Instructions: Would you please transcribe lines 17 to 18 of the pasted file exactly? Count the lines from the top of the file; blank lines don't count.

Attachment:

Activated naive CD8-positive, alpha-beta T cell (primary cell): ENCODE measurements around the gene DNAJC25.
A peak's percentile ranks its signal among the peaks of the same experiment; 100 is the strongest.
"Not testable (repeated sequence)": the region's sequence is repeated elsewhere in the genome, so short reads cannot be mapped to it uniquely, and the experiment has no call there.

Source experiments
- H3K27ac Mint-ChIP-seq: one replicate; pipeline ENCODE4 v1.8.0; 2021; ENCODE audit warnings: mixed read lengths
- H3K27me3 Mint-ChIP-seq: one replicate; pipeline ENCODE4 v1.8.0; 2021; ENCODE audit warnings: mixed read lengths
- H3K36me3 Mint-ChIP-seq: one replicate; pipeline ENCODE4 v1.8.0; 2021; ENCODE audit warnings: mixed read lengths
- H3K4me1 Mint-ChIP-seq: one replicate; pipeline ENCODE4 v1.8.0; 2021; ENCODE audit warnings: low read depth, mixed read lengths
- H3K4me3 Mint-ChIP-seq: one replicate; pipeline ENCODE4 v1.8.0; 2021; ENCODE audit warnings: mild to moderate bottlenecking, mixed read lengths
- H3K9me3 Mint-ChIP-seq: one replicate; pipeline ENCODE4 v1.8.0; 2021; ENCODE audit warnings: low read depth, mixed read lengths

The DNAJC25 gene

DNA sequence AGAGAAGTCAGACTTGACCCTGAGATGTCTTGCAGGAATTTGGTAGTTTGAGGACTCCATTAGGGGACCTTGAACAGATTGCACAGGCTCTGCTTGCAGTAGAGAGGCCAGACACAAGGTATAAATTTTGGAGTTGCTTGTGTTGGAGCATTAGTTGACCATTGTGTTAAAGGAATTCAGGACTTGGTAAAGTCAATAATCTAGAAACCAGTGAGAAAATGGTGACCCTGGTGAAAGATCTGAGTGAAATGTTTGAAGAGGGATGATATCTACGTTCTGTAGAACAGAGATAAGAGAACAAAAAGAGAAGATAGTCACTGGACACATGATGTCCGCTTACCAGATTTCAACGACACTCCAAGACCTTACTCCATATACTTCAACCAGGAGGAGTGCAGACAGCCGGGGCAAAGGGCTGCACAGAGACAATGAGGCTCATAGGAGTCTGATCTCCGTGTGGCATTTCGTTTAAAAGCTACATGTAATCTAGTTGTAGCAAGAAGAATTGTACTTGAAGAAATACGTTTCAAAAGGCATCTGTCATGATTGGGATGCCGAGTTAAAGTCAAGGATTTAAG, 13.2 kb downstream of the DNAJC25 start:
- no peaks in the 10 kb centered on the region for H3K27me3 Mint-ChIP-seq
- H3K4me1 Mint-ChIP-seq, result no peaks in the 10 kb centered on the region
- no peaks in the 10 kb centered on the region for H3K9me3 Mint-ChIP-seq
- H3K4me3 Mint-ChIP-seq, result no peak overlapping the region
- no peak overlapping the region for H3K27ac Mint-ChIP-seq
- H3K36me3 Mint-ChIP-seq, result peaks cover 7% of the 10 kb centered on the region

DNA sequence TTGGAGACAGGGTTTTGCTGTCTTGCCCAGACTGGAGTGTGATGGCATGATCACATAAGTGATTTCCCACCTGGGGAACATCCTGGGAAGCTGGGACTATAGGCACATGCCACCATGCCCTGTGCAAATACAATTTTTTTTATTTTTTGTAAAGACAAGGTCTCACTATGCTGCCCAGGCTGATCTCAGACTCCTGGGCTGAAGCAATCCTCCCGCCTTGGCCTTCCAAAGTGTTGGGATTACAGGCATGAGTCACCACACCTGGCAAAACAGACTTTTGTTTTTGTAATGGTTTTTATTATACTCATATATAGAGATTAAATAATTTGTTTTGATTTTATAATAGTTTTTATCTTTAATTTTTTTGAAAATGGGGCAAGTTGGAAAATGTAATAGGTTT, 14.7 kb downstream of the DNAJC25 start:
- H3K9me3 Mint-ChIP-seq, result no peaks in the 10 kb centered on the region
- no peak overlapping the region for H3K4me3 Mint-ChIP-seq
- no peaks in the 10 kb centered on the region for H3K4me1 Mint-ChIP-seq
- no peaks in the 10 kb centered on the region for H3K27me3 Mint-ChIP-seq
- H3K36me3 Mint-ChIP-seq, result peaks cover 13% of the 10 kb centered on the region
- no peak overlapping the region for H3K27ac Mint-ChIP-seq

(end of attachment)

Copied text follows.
- no peak overlapping the region for H3K27ac Mint-ChIP-seq
- H3K36me3 Mint-ChIP-seq, result peaks cover 7% of the 10 kb centered on the region